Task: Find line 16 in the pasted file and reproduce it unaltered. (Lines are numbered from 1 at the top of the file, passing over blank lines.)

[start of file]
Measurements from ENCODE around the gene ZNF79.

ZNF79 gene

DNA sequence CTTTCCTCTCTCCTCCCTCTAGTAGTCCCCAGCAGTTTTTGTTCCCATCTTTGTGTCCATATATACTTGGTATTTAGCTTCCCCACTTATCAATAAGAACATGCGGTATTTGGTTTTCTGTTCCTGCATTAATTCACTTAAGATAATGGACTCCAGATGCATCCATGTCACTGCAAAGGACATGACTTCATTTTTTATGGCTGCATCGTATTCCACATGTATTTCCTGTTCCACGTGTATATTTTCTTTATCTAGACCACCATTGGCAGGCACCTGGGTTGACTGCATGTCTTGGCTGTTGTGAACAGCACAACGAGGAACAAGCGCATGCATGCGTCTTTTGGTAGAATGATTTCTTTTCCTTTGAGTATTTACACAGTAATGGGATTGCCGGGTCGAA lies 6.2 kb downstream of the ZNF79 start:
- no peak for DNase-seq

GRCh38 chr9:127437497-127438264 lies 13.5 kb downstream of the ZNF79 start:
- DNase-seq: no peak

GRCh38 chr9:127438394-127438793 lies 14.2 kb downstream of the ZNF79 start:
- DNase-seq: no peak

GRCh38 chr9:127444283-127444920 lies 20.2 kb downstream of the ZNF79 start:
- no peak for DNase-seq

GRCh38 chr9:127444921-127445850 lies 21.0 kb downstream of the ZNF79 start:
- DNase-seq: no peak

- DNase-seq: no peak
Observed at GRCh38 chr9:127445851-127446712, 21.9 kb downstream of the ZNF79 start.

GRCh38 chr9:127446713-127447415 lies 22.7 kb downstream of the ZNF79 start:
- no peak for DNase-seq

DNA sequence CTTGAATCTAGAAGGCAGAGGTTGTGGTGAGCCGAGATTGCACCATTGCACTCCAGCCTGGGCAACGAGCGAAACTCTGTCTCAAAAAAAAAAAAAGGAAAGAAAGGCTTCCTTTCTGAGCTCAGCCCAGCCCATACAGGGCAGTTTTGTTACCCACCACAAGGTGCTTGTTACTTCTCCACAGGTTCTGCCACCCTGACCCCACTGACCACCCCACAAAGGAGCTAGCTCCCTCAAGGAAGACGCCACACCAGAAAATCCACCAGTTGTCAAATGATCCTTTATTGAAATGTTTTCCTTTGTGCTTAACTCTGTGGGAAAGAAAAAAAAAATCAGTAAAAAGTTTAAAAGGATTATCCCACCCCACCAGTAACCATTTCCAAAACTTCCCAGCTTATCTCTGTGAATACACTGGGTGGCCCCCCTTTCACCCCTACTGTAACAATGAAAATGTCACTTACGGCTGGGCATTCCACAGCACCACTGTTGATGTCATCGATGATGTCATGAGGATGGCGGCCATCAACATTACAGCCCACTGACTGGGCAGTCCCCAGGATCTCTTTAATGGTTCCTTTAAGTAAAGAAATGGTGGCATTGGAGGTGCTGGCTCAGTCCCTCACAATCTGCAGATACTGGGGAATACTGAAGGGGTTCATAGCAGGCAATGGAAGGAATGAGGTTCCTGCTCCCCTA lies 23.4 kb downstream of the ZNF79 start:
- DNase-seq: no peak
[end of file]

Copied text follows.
- no peak for DNase-seq